Well, the issue had to come up sometime, and now it has. Since tax revenue is importantly involved, it is likely that the ever-watchful roving eyes of the mayor and council are on the lookout as matters unfold. The issue: to whom does a telecommuter, who lives elsewhere but does business by wire in a distant locale, owe income taxes? The National Law Journal (January 10, 2005) reports that in January New Yorkís high court heard a case of critical importance to the future of telecommuting.
"Although Mr. Thomas Huckaby of Tennessee does not live in New York, rarely visits and does virtually no work in New York, New York [State] claims that it is entitled to tax 100% of his income because his employer is based in Queens, New York City. An intermediate court held in April 2004 that the state is right (6A.D.3rd 988, Matter of Huckaby v. New York State Division of Tax Appeals)."
As the NLM smoothly puts it, "[The case] is being watched closely by states attempting to address the modern reality of telecommuting with tax codes written when the idea of telecommuting was futuristic." According to the NLW, most states resolve the issue by apportioning income. In New York, if the employee works out of state for convenience rather than employer necessity, the state claims it is entitled to tax 100% of the income earned. Some states, such as Connecticut, base their income tax on where the taxpayer lives rather than where the income is earned; that means some workers are subject to double taxation on their income.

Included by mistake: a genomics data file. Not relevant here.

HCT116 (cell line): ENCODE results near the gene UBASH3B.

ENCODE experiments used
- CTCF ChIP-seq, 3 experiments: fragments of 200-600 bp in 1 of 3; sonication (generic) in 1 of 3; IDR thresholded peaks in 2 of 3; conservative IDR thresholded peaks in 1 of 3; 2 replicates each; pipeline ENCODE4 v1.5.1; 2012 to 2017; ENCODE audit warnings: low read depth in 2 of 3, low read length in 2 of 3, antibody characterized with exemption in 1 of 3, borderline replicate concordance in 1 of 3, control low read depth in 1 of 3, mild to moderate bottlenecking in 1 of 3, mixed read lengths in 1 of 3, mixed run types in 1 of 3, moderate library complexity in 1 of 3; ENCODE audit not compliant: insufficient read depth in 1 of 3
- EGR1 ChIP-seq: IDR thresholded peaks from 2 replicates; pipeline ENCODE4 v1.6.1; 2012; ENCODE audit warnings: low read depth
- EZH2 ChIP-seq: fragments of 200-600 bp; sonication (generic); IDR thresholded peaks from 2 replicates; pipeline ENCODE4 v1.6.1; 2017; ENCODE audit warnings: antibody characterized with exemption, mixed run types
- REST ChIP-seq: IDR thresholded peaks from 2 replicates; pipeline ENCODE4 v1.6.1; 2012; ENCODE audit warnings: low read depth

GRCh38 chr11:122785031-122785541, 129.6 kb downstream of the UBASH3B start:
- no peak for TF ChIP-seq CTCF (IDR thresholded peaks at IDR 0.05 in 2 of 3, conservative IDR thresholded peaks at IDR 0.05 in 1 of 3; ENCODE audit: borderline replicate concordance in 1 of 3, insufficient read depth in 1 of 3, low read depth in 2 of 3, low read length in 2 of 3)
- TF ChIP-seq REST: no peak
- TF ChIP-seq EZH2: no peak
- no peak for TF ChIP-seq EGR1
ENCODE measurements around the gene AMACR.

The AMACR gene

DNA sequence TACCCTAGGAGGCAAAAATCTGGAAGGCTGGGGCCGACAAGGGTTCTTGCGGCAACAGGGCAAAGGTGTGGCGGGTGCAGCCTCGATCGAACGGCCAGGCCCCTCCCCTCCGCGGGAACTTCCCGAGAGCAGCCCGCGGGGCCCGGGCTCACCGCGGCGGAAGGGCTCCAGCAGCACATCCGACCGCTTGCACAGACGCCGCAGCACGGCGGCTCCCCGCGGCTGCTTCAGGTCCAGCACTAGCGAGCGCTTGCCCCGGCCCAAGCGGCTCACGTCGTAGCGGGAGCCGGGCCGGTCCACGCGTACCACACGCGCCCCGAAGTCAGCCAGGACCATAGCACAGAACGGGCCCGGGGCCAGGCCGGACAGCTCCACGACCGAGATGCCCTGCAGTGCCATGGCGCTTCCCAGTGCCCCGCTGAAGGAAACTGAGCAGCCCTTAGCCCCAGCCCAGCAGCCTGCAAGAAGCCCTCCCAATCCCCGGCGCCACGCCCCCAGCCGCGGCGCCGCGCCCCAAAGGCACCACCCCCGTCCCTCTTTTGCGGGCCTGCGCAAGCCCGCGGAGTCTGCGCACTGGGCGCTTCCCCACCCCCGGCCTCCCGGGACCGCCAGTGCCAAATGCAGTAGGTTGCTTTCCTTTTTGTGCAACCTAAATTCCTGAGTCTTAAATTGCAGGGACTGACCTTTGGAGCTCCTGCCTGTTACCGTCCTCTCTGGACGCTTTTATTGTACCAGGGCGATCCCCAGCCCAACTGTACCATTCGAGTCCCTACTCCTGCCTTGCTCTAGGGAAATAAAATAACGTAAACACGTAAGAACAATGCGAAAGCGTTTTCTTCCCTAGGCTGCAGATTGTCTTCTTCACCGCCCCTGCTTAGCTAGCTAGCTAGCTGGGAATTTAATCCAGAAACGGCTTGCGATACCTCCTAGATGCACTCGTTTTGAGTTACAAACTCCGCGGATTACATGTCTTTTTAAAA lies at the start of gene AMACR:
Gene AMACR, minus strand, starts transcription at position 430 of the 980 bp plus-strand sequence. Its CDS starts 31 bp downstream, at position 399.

This current New York gambit may be the mayorís avenue to taxing DCís many out-of-statersí District-earned income at its source -- barring Congressional ploys, of course.
Increasing use of fuel-efficient vehicles is fueling new ideas for taxing motorists. The Washington Times reports that: "A planned program in Oregon would tax drivers by the number of miles they travel instead of by the amount of gasoline they use, to compensate for an expected loss of revenue caused by . . . use of more fuel-efficient vehicles," and adds, "Officials in California and Washington also are considering imposing a mileage tax as a way to drum up more money."
The mileage fee would be computed whenever a driver gets gasoline at a service station and would replace the stateís fuel tax and compensate for a projected loss of revenue from increased use of hybrid and other fuel-efficient vehicles, Oregon officials say, according to the Times.
How to keep track? "When a person fills his gas tank, a device on the gas pump would read the in-state mileage recorded by the carís receiver and send the information to the service stationís billing system, eliminating the fuel tax and tacking on the mileage fee."
Surreal, but being considered elsewhere. (Virginia, reportedly, has opposition in the legislature.) Some cite civil rights violations, since the technology provides the potential to track a personís whereabouts. Associations and individuals will want to keep an eye out for moves toward any new tinkering with the Districtís fuel tax. A good source of additional information for the subject is the AAA.
Homestead Deduction: DC Code 47-849. To qualify, you must own and occupy your home as your principal place of residence. The deduction reduces your taxable assessment by $38,000.
Senior Citizen Property Tax Relief: D.C. Code 47-863. To qualify you must be 65 years old; own and occupy the property as your principal place of residence; own 50% or more of the home, and the total adjusted income for all people living in the home, except renters, must be less than $1,000,000 for the last calendar year.
Owner-Occupant Residential Tax Credit: DC Code 47-864. Limits the annual increase in your residential real property taxes, if you receive the Homestead Deduction. Your tax bill cannot increase more than 12% in one year, no matter how much your property assessment increases. Properties that are sold, renovated, or rezoned do not qualify for this program.